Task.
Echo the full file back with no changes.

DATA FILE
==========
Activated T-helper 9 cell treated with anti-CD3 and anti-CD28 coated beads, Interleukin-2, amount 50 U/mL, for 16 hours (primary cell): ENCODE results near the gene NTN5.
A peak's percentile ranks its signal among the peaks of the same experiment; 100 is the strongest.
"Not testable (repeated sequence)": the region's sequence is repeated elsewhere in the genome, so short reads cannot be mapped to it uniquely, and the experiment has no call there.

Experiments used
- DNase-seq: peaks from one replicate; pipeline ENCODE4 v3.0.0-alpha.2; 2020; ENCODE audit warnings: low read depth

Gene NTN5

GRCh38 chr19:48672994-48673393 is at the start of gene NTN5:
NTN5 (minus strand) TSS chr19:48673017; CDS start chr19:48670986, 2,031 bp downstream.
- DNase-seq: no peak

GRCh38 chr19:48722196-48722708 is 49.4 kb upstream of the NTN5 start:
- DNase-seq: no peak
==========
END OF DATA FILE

Activated T-helper 9 cell treated with anti-CD3 and anti-CD28 coated beads, Interleukin-2, amount 50 U/mL, for 16 hours (primary cell): ENCODE results near the gene NTN5.
A peak's percentile ranks its signal among the peaks of the same experiment; 100 is the strongest.
"Not testable (repeated sequence)": the region's sequence is repeated elsewhere in the genome, so short reads cannot be mapped to it uniquely, and the experiment has no call there.

Experiments used
- DNase-seq: peaks from one replicate; pipeline ENCODE4 v3.0.0-alpha.2; 2020; ENCODE audit warnings: low read depth

Gene NTN5

GRCh38 chr19:48672994-48673393 is at the start of gene NTN5:
NTN5 (minus strand) TSS chr19:48673017; CDS start chr19:48670986, 2,031 bp downstream.
- DNase-seq: no peak

GRCh38 chr19:48722196-48722708 is 49.4 kb upstream of the NTN5 start:
- DNase-seq: no peak